Ellen Thomas in The Hotel Cerise, Theatre Royal Stratford East
In The Hotel Cerise (see listing), playwright Bonnie Greer’s exploration of the black elite in modern day America where Donald Trump is a presidential candidate after Barack Obama’s eight year occupation of the White House is a sobering reflection of escalating tensions around isms – classism, feminism, sexism, racism, and displacement by new immigrants across a wide colour spectrum.
The strong ensemble cast worked fantastically together.
The privileged Mountjoy family, led by the matriarch Anita Lily, are facing the loss of their family property – a hotel where jazz greats Bessie Smith and Ella Fitzgerald entertained guests and the grounds were used for luscious barbeques. They are under pressure to sell, but are they prepared to start again as their monied insulation from their white ancestor has prevented them from suffering the grinding toils on ordinary black folk. Anita Lily has been caught up in a whirlwind romance gone awry in Paris; her daughters Chirlane and Lorraine are straining to come out of her shadow and determine their own identities. Meanwhile, Anita Lily’s brother Augustus Leon has been sampling marriages like mere desserts.
El Anthony, Nicholas Beveney, Abhin Galeya, Michael Bertenshaw in The Hotel Cerise
Set designer Ellen Cairns has created an evocative experience of rusted gold and reddish brown orchid trees glazed by romantic period doors that unleash rich memories of superiority and indulgence.
Greer throws some beautiful lines on the façade of the black upper class
It is a multi-faceted dialogue on the black elite perspective in America and a continuous face off between the old and the new; the loyalists and the radicals; and the s of the b. Greer throws some beautiful lines on the façade of the black upper class, such as Anita Lily’s comment “we scream every second and they think it’s singing”. But the dynamics are not always successfully navigated: for example, it is hard to buy the inter-racial romance between Chirlane and the boy-from-the tracks-made-good Karim who leads on finding a buyer for the Mountjoy property. What is their backstory and how does that move the plot forward?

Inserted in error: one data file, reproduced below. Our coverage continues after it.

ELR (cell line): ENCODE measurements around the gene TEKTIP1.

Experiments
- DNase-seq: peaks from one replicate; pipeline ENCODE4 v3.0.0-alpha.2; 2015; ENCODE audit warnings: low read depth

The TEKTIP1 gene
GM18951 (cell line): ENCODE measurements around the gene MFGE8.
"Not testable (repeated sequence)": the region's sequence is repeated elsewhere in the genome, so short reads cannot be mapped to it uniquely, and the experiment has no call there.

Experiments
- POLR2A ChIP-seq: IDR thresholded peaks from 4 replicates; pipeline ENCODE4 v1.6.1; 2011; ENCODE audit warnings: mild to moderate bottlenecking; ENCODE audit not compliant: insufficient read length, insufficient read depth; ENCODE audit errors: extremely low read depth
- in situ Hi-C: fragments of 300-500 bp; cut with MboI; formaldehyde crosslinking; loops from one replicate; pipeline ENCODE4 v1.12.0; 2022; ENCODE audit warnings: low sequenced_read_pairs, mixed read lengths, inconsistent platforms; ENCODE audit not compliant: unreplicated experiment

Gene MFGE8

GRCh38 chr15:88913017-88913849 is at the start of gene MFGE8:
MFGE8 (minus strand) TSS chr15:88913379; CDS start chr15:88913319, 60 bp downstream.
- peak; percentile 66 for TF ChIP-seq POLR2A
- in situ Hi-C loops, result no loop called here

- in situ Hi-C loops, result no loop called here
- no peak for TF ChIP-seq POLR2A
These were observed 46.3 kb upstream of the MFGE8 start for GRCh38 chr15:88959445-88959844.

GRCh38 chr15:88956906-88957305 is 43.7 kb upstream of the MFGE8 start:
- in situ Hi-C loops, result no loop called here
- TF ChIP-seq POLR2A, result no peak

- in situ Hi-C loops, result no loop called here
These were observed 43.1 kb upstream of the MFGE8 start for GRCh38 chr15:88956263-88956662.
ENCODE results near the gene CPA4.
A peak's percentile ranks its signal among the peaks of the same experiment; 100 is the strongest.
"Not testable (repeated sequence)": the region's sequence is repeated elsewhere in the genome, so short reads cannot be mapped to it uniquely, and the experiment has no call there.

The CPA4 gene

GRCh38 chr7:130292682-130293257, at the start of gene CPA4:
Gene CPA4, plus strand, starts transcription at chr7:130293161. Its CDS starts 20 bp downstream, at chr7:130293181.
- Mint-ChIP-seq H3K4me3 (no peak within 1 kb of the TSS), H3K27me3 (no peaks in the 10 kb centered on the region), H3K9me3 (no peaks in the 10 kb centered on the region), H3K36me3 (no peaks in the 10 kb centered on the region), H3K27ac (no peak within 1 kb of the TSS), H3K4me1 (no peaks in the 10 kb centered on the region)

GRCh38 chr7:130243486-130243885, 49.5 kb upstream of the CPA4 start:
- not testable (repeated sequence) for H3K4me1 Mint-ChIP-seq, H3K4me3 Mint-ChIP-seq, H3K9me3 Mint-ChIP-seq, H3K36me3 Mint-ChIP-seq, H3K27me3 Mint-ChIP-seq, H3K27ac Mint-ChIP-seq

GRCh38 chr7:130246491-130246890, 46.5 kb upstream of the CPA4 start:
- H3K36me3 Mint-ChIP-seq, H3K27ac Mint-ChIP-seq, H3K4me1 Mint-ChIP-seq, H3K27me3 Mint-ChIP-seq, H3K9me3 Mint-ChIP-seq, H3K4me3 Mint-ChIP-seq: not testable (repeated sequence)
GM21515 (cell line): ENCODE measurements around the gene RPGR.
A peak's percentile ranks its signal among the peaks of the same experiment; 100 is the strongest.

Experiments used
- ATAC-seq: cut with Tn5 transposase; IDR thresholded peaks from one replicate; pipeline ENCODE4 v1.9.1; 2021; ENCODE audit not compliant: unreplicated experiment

Inspired by Chekhov’s The Cherry Orchard, Greer poses an interesting dilemma for the angst ridden Mountjoys: who should be your saviour? Is it the Africans “coming over here, taking our jobs … Africans are the new blacks” – one of which wants to capitalise on the Cerise brand globally, or Karim whose father used to work on the grounds of the hotel and by that definition is lower down in the hierarchy? What does it mean that a black family with an inheritance allows it to crumble away?
Alexis Rodney & Ellen Thomas in The Hotel Cerise, Theatre Royal Stratford East
The juxtaposition of the black elite with the black working class where the rite of passage is jail time as a young teen is one of the most disturbing scenes directed by Femi Elufowoju jr. Mimicking the loading and firing of guns, and lit by a haunting bluish light, boyish worker T.K. (Corey Montague-Sholay) launches into a zombie like dance with the cast as they recall the stresses and strains they face in the ghettos of black America.
It is depressing that Trump’s winning of the presidential election is a foregone conclusion in Greer’s transposition of the black experience in The Cherry Orchard. Although the strong ensemble cast worked fantastically together, it would have been better to have reduced the number of characters and tease out the schisms of monied black power on the brink of a changing era.